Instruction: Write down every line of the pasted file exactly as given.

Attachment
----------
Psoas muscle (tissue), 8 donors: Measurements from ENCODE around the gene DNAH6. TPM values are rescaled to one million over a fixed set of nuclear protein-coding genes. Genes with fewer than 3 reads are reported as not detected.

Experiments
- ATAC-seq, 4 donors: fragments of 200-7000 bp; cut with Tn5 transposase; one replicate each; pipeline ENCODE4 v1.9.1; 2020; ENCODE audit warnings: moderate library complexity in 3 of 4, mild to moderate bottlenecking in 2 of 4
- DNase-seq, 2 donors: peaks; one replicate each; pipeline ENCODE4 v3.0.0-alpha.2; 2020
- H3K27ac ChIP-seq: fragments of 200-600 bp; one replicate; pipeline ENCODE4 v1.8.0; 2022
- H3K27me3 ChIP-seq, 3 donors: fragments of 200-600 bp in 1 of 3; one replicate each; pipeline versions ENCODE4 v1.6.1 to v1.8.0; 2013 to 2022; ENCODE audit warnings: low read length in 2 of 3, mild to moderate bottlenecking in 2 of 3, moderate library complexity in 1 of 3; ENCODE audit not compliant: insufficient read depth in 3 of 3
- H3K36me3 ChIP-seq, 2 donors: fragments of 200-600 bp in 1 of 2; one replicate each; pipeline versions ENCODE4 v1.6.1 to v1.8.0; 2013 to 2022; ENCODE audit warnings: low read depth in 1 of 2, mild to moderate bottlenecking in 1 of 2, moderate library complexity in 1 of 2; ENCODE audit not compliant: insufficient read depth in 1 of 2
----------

Psoas muscle (tissue), 8 donors: Measurements from ENCODE around the gene DNAH6. TPM values are rescaled to one million over a fixed set of nuclear protein-coding genes. Genes with fewer than 3 reads are reported as not detected.

Experiments
- ATAC-seq, 4 donors: fragments of 200-7000 bp; cut with Tn5 transposase; one replicate each; pipeline ENCODE4 v1.9.1; 2020; ENCODE audit warnings: moderate library complexity in 3 of 4, mild to moderate bottlenecking in 2 of 4
- DNase-seq, 2 donors: peaks; one replicate each; pipeline ENCODE4 v3.0.0-alpha.2; 2020
- H3K27ac ChIP-seq: fragments of 200-600 bp; one replicate; pipeline ENCODE4 v1.8.0; 2022
- H3K27me3 ChIP-seq, 3 donors: fragments of 200-600 bp in 1 of 3; one replicate each; pipeline versions ENCODE4 v1.6.1 to v1.8.0; 2013 to 2022; ENCODE audit warnings: low read length in 2 of 3, mild to moderate bottlenecking in 2 of 3, moderate library complexity in 1 of 3; ENCODE audit not compliant: insufficient read depth in 3 of 3
- H3K36me3 ChIP-seq, 2 donors: fragments of 200-600 bp in 1 of 2; one replicate each; pipeline versions ENCODE4 v1.6.1 to v1.8.0; 2013 to 2022; ENCODE audit warnings: low read depth in 1 of 2, mild to moderate bottlenecking in 1 of 2, moderate library complexity in 1 of 2; ENCODE audit not compliant: insufficient read depth in 1 of 2